Instead of fiscal pain, we may feel a pinch

Armageddon is not upon us, writes Peter Lyon.

Sharemarkets are tumbling. Economies are teetering. Massive debt mountains are about to implode. Economic Armageddon is upon us. We are about to pay a huge price for our unwise proclivities and extravagances.

This sounds like a great narrative. A biblical tale of excess and downfall. There's just one major aspect that such preachers of doom overlook. We are living in the most prosperous period in human history. The standard of living of humans is the highest it has ever been.

More people are living better lives than at any point in human history. They have more stuff. They are living longer and better than ever before in most parts of the world. They have greater access to food, medicines, housing, transport, education and communication than ever before. We are living in the best of times.

Certainly, our world is not perfect; but it's much better than during the Cold War or Victorian era or the Middle Ages or during the Roman and Han Empires.

I am a share investor. My net wealth has tumbled over the past week. My reaction has been to do nothing. If markets continue to tumble in the next few weeks my reaction will still be to do nothing.

When I buy a share I am buying a business that makes stuff. I am a small part-owner of airports, rest-homes, casinos, chicken processors, electricity companies, tech firms, and telecommunications outfits. They make things that people buy and will continue to buy. I prefer to buy shares in businesses that make stuff that people need rather than want. They will continue to buy these products regardless of the broader state of the economy.

Listening to some of the doom mongerers in the media becomes tedious. Their arguments about impeding economic Armageddon are often contradictory. A favourite is that interest rates are about to rocket which will topple the private debt mountain.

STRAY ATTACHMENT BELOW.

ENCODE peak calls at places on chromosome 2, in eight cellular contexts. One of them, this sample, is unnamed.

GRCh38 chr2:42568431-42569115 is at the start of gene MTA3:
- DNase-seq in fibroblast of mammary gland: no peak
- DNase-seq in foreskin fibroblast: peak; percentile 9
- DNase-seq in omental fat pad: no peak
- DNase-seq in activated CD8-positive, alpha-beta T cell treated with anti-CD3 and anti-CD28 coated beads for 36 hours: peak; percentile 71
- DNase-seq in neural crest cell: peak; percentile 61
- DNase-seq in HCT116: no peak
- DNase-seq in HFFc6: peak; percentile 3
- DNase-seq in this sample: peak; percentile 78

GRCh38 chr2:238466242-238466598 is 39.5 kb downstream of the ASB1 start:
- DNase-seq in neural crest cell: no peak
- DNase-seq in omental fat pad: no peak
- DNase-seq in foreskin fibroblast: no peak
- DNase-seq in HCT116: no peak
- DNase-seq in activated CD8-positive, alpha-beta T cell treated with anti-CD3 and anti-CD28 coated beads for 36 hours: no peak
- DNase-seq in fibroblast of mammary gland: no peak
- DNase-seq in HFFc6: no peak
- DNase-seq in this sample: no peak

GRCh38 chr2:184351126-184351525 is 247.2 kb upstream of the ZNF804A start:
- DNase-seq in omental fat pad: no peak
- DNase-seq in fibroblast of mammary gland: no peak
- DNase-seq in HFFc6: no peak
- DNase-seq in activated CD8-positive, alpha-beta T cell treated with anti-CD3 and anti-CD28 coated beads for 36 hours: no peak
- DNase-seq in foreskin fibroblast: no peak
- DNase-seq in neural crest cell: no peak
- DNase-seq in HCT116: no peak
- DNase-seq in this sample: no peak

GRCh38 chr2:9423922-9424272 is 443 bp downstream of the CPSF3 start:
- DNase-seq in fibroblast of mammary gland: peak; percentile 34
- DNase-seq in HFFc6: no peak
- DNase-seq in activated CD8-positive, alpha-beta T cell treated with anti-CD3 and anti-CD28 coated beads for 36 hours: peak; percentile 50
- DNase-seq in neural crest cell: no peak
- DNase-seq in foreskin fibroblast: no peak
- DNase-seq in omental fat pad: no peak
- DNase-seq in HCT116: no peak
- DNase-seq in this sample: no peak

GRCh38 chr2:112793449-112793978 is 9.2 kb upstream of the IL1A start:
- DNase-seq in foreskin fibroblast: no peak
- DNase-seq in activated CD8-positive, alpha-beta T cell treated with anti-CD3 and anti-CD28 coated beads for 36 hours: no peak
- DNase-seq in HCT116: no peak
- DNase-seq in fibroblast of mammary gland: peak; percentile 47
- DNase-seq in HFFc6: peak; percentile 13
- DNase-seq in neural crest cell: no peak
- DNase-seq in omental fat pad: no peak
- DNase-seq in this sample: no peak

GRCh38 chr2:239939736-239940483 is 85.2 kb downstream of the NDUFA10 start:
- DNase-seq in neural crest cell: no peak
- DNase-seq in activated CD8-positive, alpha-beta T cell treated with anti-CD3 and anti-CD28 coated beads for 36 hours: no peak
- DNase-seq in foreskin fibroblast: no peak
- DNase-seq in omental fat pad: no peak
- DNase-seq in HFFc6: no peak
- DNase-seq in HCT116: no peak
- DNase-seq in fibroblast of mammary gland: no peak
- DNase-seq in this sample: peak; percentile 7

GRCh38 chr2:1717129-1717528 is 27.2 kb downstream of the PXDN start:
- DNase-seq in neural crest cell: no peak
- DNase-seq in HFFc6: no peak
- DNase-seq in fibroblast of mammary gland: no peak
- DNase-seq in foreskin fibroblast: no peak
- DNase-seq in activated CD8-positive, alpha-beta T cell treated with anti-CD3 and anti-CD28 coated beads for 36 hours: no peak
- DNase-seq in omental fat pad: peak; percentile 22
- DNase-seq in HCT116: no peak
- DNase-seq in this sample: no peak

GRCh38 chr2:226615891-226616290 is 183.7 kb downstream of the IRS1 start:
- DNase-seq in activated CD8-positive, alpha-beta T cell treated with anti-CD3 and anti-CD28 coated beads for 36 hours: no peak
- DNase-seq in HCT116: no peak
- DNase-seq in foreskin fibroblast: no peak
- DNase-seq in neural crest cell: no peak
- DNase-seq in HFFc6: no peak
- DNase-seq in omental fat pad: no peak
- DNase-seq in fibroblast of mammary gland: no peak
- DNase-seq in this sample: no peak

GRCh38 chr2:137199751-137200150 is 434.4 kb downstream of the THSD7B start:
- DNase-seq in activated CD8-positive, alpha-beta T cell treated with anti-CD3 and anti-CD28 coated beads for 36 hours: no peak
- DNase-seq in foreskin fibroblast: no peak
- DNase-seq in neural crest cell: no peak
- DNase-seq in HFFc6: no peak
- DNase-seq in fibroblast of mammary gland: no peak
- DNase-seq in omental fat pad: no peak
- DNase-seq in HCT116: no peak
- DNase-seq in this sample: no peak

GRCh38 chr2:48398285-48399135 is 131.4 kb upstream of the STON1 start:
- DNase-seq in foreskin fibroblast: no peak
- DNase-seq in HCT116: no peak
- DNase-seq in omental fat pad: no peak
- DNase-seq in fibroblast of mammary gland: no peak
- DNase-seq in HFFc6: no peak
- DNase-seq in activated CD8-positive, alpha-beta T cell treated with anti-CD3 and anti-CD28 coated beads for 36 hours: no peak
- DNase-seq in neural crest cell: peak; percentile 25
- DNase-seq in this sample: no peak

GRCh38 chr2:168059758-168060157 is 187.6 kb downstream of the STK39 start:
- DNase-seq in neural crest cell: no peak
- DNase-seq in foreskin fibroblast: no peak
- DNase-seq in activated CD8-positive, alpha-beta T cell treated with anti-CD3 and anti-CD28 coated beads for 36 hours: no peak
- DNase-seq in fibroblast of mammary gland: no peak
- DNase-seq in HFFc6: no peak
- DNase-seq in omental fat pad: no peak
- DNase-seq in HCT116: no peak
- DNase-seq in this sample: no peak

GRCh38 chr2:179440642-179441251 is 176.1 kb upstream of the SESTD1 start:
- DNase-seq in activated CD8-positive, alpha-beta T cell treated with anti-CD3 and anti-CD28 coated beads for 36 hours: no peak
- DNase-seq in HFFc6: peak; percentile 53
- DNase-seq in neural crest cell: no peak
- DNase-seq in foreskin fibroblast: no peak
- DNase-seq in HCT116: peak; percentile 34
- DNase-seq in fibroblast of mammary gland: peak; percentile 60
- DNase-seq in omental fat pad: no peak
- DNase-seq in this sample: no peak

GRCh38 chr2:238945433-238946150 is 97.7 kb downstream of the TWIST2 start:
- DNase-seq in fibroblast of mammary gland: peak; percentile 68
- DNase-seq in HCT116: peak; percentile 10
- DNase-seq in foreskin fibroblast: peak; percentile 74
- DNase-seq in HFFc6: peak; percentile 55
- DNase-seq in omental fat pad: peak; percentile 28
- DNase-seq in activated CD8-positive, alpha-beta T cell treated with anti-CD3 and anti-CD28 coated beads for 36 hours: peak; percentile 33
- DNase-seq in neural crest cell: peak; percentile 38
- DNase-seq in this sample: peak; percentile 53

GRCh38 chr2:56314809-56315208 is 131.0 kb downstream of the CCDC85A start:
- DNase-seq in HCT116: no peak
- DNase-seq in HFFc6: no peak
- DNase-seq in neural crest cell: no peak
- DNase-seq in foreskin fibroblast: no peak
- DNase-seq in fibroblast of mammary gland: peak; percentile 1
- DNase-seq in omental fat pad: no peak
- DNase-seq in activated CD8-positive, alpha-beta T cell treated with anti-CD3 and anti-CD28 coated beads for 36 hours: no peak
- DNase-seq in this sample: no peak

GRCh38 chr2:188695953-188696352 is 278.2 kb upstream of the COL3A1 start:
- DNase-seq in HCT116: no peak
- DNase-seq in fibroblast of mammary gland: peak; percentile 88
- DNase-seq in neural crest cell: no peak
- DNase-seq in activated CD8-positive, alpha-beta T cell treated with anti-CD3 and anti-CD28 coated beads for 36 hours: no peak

People won't be able to service their debts. The problem with this argument is that interest rates are largely set by central banks. Since the global financial crisis, central banks have shown they will flood their economies with easy money rather than allow a 1930s Depression.

The massive inflation that was meant to arise from this policy never eventuated. The likely reasons were the huge increase in output in the world economy, and the fact that much of this easy money flooded into asset markets such as housing or shares.

So these asset markets are due for a correction. But a massive meltdown is unlikely as central banks and governments have shown they are unwilling to allow that to happen.

Rather than a global economic meltdown there are a number of equally likely scenarios.

High debt levels may herald a long period of stagnation. Asset prices such as housing and shares may level off until incomes rise and debt levels are reduced. Another scenario could be huge technological breakthroughs that lead to higher growth rates. A further scenario is a period of economic muddling with occasion mini meltdowns as we have experienced in the last decade.

The end of the world as we know it is somewhat unlikely. I will hold on to my shares.

As Lance Corporal Jones in Dad's Army said, ``Don't panic, Captain Mainwaring!''

Peter Lyons teaches economics at St Peter's College in Epsom and has written several economics texts.


Banks will flood economies with easy money, as in 2008, and Governments will bail them out.

S' alright.